The Sydney Morning Herald Tuesday 20 October 1846

WOUNDING WITH INTENT.

Richard Edsall, indicted for wounding, with intent to do some grievous bodily harm, and found guilty, was sentenced to be imprisoned and kept to hard labour for three years.

The Maitland Mercury and Hunter River General Advertiser Saturday 5 June 1852:

Sydney News. [From our Correspondent.] Sydney, Wednesday Evening

George Phillips, Israel Chapman, and Richard Edsall were this day committed to take their trial on a charge of stealing £7 15s., on Saturday last, from Richard Willock, residing in Kent-street.

The Goulburn Herald and County of Argyle Advertiser Saturday 12 March 1853:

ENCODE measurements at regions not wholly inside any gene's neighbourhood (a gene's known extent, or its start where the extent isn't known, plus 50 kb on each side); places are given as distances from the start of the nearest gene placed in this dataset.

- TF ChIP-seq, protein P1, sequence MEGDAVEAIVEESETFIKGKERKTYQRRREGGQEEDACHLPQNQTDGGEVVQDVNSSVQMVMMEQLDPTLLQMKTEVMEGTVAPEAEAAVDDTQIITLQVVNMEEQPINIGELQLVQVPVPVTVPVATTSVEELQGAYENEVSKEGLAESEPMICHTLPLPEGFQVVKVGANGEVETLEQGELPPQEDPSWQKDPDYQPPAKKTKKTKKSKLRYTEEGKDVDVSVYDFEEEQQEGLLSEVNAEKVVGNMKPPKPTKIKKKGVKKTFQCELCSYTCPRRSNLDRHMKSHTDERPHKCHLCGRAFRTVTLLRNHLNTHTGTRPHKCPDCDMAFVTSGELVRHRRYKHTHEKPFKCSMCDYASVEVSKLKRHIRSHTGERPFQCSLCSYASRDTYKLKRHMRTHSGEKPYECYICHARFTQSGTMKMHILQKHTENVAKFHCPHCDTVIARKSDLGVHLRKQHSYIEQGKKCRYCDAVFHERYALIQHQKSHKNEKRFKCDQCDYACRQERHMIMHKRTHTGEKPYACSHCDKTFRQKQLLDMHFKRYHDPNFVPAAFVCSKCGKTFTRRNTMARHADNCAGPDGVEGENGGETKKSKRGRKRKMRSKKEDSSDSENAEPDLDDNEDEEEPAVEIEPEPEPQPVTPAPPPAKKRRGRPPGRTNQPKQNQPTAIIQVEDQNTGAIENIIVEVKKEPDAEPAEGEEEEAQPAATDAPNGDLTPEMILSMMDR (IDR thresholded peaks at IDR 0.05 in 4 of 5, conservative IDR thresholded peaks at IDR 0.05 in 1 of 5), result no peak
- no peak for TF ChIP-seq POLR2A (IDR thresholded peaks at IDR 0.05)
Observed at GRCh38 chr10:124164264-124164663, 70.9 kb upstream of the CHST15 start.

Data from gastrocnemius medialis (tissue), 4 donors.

DREADFUL ACCIDENT. \emdash On the evening of Thursday last, as a woman named Charlotte Erby was returning from Goulburn to her home at Darby Murray's, and when about two miles from town, near Stewart's ferry, the cart in which she and her child about five years old, were sitting, passed over a log, capsized, and buried both mother and child beneath it. George Erby her husband, uneasy at her continued absence, started from home on foot to meet her ; when near the spot where the accident occurred, he heard an indistinct struggling, but from the darkness of the night could not see what it was. He proceeded on to Goulburn, and there ascertained that his wife had left about two o'clock in the afternoon. He instantly retraced his steps, and when near the spot where he heard the noise, he called his child by name, she replied, he then went to the spot where he found the cart overturned, the horse lying on his back, the child on the ground with its thigh underneath the cart. Of his wife he could see nothing except her legs and feet, the remaining portion of her body being buried completely underneath the cart. She was quite dead. he then proceeded home and obtained the assistance of his brother and another man, by their united exertions the deceased and child were conveyed home. The child afterwards told her father that when the cart upset, her mother never spoke a word. This woman was well known in town for many years as a vendor of fruit and vegetables. An inquest was held yesterday on the body before R. Waugh, Esq., coroner for the district. It was the opinion of J. Gerard, Esq., the medical gentleman who examined the deceased, that the immediate cause of death was suffocation ; there was also a slight abrasion of the skin on the left cheek. The fore and upper parts of the chest were much swollen and discolored : the vessels of these parts being much congested, blood had also issued from the nose. The jury, according to the direction of the coroner, returned a verdict of " Died from the effects of injuries accidentally received."